Thursday, 10 December 2009

Drinks in Memory of James Fitzjames

There are several reasons why I refer to James Fitzjames in my book as the ‘Mystery Man’ of the Franklin Expedition. For example, it is strange that for a public figure of some importance there is no true record of his birth and no record at all of his death.

We know that all 129 men on the Franklin Expedition died, but we only have the dates and times of deaths for four of them. Sir John Franklin died on 10th June, 1847, almost certainly on board HMS Erebus off the coast of King William Island and two sailors and one Royal Marine died in the winter of 1845-1846 off Beechey Island. The dates of their deaths are given in my earlier blog posting.

Fitzjames was baptised at the church of St. Mary-le-Bone in London on 27th February, and his birth was recorded there as having taken place on 24th July, 1813. But the father and mother whose names appear on this, ‘James Fitzjames, gentleman’ and ‘Ann Fitzjames’ his wife, simply do not appear in any other records anywhere else in the world. As my book will make clear, these were false names.

Who knows when anyone last commemorated the life of James Fitzjames or mourned his death? Well, in 2010 I will. Just around the corner from the Church of St. Mary-le-Bone is a particularly splendid pub. One hundred and ninety five years to the day after Fitzjames’ christening, I shall be standing in this pub and I shall raise a glass of beer to the memory of this fine man. That’s Saturday, 27th February, 2010. This is entirely the correct commemoration for a man who wrote from HMS Erebus, out in the Atlantic on Wednesday 11th June, 1845: “the sea is of the most perfect transparency — a beautiful, delicate, cold-looking green, or ultramarine. Long rollers, as if carved out of the essence of glass bottles, came rolling towards us; now and then topped with a beautiful pot-of-porter-looking head”. A man who can come up with such a wonderfully alcoholic description of the sea does not deserve to be forgotten.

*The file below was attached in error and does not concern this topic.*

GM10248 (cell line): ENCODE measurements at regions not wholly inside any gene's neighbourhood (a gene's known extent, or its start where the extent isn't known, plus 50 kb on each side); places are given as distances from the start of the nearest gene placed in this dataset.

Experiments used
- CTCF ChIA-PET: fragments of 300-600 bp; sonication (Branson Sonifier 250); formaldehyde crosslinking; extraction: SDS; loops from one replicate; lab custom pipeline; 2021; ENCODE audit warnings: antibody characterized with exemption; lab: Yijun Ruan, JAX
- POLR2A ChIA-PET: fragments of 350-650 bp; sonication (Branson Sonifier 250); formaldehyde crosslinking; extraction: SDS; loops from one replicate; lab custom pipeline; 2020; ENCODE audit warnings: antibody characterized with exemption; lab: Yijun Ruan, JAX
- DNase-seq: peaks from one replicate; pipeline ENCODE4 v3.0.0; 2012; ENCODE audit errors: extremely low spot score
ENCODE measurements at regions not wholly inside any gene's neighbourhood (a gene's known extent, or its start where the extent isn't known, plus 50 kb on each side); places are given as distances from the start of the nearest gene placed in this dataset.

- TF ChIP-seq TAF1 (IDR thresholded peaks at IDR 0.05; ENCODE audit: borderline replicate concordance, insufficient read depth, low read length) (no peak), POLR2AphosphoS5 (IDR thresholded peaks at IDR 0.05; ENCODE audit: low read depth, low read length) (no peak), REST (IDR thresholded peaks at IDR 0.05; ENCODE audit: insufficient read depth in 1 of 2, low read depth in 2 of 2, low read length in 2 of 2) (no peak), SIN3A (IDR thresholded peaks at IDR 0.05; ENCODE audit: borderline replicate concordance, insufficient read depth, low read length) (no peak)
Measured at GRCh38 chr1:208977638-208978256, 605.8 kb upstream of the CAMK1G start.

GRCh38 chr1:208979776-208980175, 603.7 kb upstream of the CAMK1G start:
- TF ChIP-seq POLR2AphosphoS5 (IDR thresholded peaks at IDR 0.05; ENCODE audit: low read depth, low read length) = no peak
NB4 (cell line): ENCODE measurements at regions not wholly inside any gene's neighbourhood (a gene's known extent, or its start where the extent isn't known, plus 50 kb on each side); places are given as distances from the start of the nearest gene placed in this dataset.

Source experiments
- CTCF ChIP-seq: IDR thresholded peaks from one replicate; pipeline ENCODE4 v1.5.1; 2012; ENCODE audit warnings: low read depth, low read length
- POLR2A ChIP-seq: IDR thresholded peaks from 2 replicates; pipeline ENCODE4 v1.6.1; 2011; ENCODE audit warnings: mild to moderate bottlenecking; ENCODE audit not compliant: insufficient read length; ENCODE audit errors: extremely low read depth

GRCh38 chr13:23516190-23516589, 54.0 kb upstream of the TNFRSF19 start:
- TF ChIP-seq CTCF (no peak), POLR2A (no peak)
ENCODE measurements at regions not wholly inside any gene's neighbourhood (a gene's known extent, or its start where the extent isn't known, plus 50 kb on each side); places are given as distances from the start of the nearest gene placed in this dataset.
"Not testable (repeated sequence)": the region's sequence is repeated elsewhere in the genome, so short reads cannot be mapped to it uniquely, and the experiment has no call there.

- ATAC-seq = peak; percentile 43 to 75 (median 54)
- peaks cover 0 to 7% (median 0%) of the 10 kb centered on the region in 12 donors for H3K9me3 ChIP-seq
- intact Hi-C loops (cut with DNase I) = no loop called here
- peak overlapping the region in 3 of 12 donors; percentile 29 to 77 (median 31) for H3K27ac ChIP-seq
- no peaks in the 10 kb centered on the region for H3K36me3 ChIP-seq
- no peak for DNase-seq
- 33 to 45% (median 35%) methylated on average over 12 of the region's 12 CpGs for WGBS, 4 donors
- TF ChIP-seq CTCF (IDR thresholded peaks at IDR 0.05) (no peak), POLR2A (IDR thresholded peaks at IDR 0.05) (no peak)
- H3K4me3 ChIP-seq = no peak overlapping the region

Something else will make this occasion special. Fitzjames gave a single rose to Elizabeth Coningham when he left England. She kept it all her life and it remains in the hands of her family to this day. It was to her that he wrote the letter I have quoted from. Earlier on Tuesday 27th February, I will have made a solitary pilgrimage to the grave of the man who I now know to be Fitzjames’ real father. This man’s grave is the closest thing we have to a grave for Fitzjames. I shall lay a single rose on it in memory of his son James Fitzjames. But the identity of Fitzjames’ father will remain private until the book is published in July.

Anyone who wants to join me for this rather special day – in the pub, that is – is most welcome to email me or contact me via the blog and I will send you an invitation.

Sunday, 29 November 2009

The remarkable background of Lt. Graham Gore

While my research recently has focused on James Fitzjames, Graham Gore is another of Franklin’s officers whose story has been obscured. There are some parallels between the two men. It is often said that aristocratic privilege played a great part in the selection of officers for the Franklin Expedition, yet Gore’s father seems to have been illegitimate and to have started his career in the merchant marine rather than as a 'young gentleman Volunteer'.

The story starts with Graham Gore’s grandfather John Gore. John Gore was born in America, possibly Virginia, in 1729 or 1730(1). John Gore senior entered the Royal Navy in 1755 and in 1764 had sailed around the world in HMS Dolphin(2). In 1766, he sailed again in the Dolphin to "discover" the island of Tahiti. With this experience he was naturally selected by Captain Cook as one of his two Lieutenants on HMS Endeavour(3) for his famous first voyage to Tahiti in 1768 to observe the transit of Venus. During this voyage Gore senior become friends with Joseph Banks the scientist. In 1772, while on half pay, Gore senior and Banks had made a private scientific expedition to Iceland together(4).